Mudrocks are fine grained low permeability sedimentary rocks. Due to this low permeability, they are difficult to characterize in terms of physical properties. The use of the reconsolidation technique allows us to determine mudrock properties while controlling mineralogy, brine salinity, and stress. Cation exchange capacity (CEC) makes these rocks water sensitive to double layer effects. Three properties were varied for this study: the cation exchange capacity, salinity, and silt content. To characterize the CEC we have performed conductometric titration and methylene blue colorimetry measurements. Our results are consistent with an external laboratory measured CEC using the cobalt hexamine technique. The methylene blue technique CEC measurements were ~25% higher for two of the three samples. The titratated CEC also correlates well with permeability and grain size. Salinity was observed to have a minimal effect on mudrock porosity. Double layer effects play a dominant role in determining permeability, based on the measured salinity effects as a function of CEC. Grain size however also has an influence. The effect of increasing silt content was to increase both porosity and permeability.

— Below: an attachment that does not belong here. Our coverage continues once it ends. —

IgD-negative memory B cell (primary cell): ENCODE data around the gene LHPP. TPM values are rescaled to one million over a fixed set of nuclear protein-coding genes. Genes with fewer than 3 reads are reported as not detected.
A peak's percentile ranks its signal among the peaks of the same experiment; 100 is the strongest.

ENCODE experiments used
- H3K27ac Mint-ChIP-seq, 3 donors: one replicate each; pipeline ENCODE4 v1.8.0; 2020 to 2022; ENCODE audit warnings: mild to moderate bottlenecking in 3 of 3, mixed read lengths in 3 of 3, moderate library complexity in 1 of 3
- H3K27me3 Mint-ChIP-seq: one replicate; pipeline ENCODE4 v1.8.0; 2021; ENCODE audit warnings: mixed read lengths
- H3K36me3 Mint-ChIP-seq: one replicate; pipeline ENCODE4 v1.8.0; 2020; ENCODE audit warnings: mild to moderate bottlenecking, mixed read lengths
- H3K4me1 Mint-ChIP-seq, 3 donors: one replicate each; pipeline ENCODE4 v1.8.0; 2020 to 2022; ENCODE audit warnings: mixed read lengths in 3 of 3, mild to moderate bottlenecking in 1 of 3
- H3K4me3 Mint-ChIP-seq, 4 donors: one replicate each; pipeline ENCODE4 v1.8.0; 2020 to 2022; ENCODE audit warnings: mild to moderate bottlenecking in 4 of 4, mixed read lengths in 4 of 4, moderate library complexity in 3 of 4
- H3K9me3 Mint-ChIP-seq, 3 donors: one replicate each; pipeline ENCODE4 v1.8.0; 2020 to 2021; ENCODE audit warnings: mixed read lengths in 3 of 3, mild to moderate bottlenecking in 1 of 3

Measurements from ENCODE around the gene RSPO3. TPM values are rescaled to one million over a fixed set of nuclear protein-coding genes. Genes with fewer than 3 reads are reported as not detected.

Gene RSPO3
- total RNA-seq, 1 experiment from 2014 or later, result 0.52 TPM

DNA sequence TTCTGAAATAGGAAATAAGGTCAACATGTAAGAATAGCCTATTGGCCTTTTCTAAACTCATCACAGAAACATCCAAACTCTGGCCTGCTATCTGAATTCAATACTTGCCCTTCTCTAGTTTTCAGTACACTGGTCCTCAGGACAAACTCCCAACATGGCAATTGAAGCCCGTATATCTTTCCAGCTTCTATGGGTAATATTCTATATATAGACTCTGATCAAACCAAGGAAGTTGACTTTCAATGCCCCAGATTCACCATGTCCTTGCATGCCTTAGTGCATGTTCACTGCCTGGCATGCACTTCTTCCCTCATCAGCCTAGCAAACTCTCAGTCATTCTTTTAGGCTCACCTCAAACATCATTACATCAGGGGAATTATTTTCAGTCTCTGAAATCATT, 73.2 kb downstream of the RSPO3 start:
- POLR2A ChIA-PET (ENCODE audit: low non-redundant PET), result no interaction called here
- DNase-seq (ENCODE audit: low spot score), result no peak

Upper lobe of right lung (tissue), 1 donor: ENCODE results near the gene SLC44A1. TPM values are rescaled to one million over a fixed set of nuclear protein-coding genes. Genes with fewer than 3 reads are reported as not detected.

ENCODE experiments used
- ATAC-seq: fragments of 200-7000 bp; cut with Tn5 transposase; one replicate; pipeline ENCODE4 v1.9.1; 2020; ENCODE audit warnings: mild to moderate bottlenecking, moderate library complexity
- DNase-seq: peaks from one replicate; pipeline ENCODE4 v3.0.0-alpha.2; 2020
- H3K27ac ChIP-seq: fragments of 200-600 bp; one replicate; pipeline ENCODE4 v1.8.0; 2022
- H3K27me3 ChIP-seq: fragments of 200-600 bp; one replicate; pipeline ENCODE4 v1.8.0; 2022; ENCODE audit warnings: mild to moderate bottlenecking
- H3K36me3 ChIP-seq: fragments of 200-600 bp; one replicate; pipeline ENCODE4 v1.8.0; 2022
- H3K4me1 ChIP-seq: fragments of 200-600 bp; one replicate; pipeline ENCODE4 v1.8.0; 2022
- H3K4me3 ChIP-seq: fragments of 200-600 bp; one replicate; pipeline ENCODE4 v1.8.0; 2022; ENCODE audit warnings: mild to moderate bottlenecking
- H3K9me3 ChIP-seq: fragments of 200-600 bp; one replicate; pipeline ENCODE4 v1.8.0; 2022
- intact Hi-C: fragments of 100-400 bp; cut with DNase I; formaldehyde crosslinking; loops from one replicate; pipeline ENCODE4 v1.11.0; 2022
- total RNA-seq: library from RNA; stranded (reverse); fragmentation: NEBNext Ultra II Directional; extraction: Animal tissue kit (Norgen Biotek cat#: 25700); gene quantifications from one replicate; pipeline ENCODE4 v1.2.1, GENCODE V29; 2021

This paper is to further improved understanding of mudrock rock properties. In particular the impact of brine salinity and sample CEC on the porosity and permeability is explored. Clay slurries were prepared with variable brine salinity and silt content and loaded into a reconsolidation oedometer cell. We used the reconsolidation method to fabricate the core samples used in the multistage triaxial tests (Germaine & Germaine, Geotechnical Laboratory Measurements For Engineers, 2009). We acquired mudrock materials from the Miocene section of the Gulf of Mexico, and Pierre Shale samples from South Dakota. To modify sand content we mixed the mudrock samples with Brazos sand sieved to mesh size 105-300 microns. The samples vary in mineralogy as well as cation exchange capacity.

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